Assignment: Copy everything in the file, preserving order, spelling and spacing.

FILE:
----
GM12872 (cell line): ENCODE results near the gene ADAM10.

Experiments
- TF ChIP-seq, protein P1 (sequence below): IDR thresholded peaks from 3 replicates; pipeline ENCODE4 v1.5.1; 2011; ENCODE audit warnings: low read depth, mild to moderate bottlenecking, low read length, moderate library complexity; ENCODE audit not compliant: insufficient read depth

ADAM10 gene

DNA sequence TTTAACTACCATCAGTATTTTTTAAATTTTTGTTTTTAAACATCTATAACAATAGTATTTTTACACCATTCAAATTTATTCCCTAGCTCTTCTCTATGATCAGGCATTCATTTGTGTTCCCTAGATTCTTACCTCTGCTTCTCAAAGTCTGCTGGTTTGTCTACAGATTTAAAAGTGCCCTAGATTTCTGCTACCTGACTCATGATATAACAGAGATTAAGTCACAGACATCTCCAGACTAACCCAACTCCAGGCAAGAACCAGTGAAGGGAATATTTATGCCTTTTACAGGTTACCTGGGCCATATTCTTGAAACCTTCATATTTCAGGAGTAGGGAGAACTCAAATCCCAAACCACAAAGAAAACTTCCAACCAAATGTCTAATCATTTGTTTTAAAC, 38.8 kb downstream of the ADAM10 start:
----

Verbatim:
GM12872 (cell line): ENCODE results near the gene ADAM10.

Experiments
- TF ChIP-seq, protein P1 (sequence below): IDR thresholded peaks from 3 replicates; pipeline ENCODE4 v1.5.1; 2011; ENCODE audit warnings: low read depth, mild to moderate bottlenecking, low read length, moderate library complexity; ENCODE audit not compliant: insufficient read depth

ADAM10 gene

DNA sequence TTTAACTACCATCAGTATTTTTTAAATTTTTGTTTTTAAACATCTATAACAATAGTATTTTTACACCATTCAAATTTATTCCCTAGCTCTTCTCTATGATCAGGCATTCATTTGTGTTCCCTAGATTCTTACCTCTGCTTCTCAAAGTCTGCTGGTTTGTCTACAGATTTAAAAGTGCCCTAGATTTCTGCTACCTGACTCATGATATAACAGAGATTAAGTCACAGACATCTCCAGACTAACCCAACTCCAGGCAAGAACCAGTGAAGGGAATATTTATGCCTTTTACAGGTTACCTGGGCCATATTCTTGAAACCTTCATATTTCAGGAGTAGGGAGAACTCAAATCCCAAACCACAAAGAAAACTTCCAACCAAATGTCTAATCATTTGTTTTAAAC, 38.8 kb downstream of the ADAM10 start: